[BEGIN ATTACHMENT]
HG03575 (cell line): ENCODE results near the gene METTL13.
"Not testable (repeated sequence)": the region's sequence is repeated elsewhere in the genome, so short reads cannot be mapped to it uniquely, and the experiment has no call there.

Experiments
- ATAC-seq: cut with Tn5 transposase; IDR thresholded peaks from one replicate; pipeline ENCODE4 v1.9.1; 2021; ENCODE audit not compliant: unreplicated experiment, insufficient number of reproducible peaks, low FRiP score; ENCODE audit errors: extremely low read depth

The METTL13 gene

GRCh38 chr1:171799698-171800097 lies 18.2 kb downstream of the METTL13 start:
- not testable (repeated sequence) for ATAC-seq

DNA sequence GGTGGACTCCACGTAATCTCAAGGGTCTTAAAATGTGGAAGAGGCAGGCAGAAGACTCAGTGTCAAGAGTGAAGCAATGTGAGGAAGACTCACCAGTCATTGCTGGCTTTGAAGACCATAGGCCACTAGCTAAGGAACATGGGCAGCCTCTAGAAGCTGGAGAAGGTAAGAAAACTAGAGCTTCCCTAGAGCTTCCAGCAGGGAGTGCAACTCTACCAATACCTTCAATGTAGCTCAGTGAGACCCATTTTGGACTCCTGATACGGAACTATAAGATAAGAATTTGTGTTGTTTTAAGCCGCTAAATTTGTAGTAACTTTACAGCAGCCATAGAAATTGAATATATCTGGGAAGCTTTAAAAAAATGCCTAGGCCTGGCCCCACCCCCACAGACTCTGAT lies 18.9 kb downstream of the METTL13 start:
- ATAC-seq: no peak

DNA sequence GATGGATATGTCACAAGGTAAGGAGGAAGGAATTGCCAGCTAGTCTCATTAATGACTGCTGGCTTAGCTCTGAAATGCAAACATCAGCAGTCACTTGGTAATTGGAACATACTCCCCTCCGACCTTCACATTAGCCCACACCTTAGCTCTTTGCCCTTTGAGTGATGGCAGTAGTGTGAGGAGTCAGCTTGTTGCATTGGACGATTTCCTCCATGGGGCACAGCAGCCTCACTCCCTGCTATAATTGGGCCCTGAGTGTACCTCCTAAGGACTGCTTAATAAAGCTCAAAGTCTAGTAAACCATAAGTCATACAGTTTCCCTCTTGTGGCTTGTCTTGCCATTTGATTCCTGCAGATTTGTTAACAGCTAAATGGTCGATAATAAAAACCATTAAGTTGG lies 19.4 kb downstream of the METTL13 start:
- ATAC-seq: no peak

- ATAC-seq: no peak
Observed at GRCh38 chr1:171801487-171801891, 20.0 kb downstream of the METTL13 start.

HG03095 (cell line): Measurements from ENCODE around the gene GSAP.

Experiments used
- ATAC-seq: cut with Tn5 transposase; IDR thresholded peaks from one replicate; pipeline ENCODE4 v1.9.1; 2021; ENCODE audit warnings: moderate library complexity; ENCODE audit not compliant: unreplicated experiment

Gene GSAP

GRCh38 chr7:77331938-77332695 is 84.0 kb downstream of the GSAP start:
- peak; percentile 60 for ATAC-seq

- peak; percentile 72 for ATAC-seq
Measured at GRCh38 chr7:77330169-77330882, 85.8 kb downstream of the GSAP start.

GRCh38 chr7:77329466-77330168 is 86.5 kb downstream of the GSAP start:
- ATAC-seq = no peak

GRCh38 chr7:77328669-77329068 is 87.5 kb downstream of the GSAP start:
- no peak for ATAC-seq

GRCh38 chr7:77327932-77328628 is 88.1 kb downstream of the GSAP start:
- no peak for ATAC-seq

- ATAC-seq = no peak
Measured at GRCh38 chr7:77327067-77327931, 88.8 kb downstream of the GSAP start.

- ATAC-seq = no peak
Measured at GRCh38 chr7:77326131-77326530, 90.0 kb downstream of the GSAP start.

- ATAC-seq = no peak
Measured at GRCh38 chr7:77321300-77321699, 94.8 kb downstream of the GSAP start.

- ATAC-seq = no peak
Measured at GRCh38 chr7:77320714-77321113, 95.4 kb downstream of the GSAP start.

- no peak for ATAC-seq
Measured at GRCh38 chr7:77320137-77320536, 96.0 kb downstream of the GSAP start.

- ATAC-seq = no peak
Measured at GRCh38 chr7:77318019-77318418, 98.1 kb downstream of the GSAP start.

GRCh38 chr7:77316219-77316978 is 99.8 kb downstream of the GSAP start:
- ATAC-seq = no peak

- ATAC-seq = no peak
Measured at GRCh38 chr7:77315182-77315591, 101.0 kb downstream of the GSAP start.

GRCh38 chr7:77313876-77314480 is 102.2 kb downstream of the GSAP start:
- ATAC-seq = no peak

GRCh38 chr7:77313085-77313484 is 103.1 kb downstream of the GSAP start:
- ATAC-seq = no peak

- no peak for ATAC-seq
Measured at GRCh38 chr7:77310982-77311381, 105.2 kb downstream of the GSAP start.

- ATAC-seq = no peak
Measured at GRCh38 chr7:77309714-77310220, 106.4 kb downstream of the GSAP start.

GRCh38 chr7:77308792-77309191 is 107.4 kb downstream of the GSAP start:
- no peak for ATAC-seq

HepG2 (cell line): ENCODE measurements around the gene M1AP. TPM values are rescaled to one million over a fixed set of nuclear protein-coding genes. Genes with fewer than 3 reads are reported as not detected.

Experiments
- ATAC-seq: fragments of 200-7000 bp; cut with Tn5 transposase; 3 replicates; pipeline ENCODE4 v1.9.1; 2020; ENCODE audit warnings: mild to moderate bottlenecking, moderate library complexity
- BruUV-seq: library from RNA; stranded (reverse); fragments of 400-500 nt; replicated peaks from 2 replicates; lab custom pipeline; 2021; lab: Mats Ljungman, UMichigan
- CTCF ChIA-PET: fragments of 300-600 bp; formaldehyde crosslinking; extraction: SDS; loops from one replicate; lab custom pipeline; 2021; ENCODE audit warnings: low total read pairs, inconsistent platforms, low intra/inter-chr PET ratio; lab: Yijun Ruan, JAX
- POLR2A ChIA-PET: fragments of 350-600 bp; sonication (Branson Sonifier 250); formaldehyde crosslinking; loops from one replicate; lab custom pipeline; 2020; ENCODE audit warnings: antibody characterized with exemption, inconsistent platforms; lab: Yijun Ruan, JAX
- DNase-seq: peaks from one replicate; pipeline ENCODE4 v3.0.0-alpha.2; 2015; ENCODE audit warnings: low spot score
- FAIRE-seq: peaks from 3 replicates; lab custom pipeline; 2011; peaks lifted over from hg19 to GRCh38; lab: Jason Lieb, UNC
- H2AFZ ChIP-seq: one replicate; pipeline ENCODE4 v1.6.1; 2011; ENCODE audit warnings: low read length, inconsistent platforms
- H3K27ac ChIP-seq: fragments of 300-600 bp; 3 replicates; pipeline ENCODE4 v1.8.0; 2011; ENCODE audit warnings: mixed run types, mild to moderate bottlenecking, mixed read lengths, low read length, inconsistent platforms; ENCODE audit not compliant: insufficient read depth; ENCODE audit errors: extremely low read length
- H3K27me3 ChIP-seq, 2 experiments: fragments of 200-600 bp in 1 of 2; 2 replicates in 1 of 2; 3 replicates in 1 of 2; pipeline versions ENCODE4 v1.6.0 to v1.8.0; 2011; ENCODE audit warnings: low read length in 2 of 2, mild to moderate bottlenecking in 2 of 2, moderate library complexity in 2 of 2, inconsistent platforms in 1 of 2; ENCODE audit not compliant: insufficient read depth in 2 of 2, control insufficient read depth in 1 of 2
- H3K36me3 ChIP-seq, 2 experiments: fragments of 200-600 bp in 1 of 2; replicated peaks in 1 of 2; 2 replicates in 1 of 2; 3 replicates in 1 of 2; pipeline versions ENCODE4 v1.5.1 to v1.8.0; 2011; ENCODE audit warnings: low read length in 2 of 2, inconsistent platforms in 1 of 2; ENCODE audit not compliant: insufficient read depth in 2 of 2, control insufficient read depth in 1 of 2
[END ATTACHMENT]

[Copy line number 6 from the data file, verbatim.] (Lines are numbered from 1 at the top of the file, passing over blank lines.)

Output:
GRCh38 chr1:171799698-171800097 lies 18.2 kb downstream of the METTL13 start: